- Wed May 20, 2015 2:31 pm
Peat is actually very hard to get wet when it's dry, for the same reason it takes a long time to dry out when it's wet. It has a waxy cuticle layer that is hard for water to penetrate. With dry peat I'm mixing up I will usually stir it in a container of water (non-draining container) to get it wet and decant the water off it afterward. This is how I wash it, that helps reduce a lot of algae and mold growth. Then throw the washed, wet peat into a free-draining plant pot. The pressure of stirring it up in water forces the water to penetrate the cuticle and soak the peat.
Be careful, if you just put dry peat in a pot, you can pour 5 gallons of water on top and let it drain through, then dig down an inch into it and find out all the peat is still bone dry beneath the surface because the water just runs past and doesn't soak in. To soak past the waxy cuticle and wet the peat it has to either sit in the water for some time, or get stirred in water vigorously to force the water in.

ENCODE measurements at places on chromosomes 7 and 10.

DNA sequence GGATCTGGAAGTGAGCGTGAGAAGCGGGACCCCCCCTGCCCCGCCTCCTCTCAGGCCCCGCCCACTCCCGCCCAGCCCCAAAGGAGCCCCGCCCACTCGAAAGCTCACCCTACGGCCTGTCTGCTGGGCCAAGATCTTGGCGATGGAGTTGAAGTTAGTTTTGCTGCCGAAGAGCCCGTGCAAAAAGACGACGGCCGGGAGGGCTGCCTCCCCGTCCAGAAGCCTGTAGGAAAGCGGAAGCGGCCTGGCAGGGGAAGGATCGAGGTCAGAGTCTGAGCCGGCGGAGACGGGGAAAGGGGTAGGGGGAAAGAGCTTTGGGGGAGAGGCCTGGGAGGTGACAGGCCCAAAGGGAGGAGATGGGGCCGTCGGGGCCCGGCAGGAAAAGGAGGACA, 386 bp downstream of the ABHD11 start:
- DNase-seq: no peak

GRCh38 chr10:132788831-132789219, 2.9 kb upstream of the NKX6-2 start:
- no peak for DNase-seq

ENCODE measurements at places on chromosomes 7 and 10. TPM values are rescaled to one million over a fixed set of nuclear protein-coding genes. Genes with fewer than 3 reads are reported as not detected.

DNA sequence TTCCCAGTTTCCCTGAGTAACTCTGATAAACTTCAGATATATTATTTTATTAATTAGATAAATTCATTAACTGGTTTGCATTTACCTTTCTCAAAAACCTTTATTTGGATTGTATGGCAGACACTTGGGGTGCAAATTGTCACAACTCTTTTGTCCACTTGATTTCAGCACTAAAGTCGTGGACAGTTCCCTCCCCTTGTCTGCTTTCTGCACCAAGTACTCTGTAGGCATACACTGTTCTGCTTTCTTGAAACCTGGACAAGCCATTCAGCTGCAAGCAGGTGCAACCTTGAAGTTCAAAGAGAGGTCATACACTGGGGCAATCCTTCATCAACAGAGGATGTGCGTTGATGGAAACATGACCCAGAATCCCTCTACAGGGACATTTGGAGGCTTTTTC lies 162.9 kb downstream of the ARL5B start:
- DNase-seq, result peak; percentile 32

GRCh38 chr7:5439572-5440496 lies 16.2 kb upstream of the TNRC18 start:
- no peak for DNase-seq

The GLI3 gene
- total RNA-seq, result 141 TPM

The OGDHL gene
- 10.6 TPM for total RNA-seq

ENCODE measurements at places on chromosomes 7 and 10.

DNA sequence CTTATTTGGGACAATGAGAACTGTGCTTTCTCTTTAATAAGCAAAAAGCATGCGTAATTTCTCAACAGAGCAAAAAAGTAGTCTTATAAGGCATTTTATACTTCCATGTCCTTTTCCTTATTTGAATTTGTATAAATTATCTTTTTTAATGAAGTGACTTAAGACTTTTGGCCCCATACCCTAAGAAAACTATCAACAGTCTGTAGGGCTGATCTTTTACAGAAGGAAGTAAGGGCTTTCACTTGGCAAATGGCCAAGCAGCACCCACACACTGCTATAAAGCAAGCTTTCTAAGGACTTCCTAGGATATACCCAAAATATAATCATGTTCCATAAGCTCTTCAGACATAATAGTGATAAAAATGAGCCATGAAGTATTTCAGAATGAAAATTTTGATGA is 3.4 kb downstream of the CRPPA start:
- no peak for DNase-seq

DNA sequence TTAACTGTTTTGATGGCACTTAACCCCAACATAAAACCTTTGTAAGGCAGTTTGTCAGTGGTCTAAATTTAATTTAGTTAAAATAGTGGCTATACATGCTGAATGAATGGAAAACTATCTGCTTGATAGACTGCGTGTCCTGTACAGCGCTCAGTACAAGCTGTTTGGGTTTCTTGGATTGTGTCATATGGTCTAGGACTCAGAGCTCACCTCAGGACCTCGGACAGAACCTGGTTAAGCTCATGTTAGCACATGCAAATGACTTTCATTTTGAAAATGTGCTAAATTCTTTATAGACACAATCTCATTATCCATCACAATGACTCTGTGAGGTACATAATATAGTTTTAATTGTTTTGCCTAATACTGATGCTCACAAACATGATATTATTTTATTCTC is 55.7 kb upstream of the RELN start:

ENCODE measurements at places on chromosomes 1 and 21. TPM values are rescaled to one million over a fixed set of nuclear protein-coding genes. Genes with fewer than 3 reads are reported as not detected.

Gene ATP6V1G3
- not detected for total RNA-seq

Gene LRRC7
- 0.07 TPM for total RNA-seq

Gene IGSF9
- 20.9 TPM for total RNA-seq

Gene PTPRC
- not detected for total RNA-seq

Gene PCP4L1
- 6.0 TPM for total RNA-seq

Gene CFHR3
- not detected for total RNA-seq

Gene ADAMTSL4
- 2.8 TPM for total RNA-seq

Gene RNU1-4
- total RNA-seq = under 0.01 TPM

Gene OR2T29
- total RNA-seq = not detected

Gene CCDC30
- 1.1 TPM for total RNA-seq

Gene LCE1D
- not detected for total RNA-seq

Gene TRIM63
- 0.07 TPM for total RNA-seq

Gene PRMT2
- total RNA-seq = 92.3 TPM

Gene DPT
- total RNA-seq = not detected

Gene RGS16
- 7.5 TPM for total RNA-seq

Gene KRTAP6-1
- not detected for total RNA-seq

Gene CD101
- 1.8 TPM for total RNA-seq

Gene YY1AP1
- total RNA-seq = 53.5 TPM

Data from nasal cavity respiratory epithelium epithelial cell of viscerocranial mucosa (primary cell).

Once the peat is truly soaked and penetrated through to the middle, it won't liquify and float like that. When it's dry it will float on top the water and stay bone dry even submerged briefly.